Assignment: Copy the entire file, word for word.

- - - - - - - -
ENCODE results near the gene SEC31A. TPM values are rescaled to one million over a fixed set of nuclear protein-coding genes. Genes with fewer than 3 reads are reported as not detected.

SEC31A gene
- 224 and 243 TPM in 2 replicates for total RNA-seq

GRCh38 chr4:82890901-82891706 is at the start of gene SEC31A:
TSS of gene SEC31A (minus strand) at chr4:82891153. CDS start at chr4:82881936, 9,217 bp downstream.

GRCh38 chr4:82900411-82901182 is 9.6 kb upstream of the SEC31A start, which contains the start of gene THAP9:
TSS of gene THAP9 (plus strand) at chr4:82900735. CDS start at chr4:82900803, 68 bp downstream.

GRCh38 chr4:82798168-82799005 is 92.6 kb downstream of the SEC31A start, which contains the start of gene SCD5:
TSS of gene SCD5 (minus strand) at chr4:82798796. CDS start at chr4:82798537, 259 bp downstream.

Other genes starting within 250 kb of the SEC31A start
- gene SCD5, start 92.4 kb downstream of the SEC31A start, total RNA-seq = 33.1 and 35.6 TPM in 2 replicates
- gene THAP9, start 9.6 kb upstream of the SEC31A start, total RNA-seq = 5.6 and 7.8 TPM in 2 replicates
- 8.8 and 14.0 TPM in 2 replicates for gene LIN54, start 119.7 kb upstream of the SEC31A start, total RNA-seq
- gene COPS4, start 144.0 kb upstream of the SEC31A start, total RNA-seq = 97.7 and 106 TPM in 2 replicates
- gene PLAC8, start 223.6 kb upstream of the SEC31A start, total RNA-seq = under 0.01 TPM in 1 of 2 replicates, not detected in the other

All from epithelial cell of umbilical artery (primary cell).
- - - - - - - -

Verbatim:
ENCODE results near the gene SEC31A. TPM values are rescaled to one million over a fixed set of nuclear protein-coding genes. Genes with fewer than 3 reads are reported as not detected.

SEC31A gene
- 224 and 243 TPM in 2 replicates for total RNA-seq

GRCh38 chr4:82890901-82891706 is at the start of gene SEC31A:
TSS of gene SEC31A (minus strand) at chr4:82891153. CDS start at chr4:82881936, 9,217 bp downstream.

GRCh38 chr4:82900411-82901182 is 9.6 kb upstream of the SEC31A start, which contains the start of gene THAP9:
TSS of gene THAP9 (plus strand) at chr4:82900735. CDS start at chr4:82900803, 68 bp downstream.

GRCh38 chr4:82798168-82799005 is 92.6 kb downstream of the SEC31A start, which contains the start of gene SCD5:
TSS of gene SCD5 (minus strand) at chr4:82798796. CDS start at chr4:82798537, 259 bp downstream.

Other genes starting within 250 kb of the SEC31A start
- gene SCD5, start 92.4 kb downstream of the SEC31A start, total RNA-seq = 33.1 and 35.6 TPM in 2 replicates
- gene THAP9, start 9.6 kb upstream of the SEC31A start, total RNA-seq = 5.6 and 7.8 TPM in 2 replicates
- 8.8 and 14.0 TPM in 2 replicates for gene LIN54, start 119.7 kb upstream of the SEC31A start, total RNA-seq
- gene COPS4, start 144.0 kb upstream of the SEC31A start, total RNA-seq = 97.7 and 106 TPM in 2 replicates
- gene PLAC8, start 223.6 kb upstream of the SEC31A start, total RNA-seq = under 0.01 TPM in 1 of 2 replicates, not detected in the other

All from epithelial cell of umbilical artery (primary cell).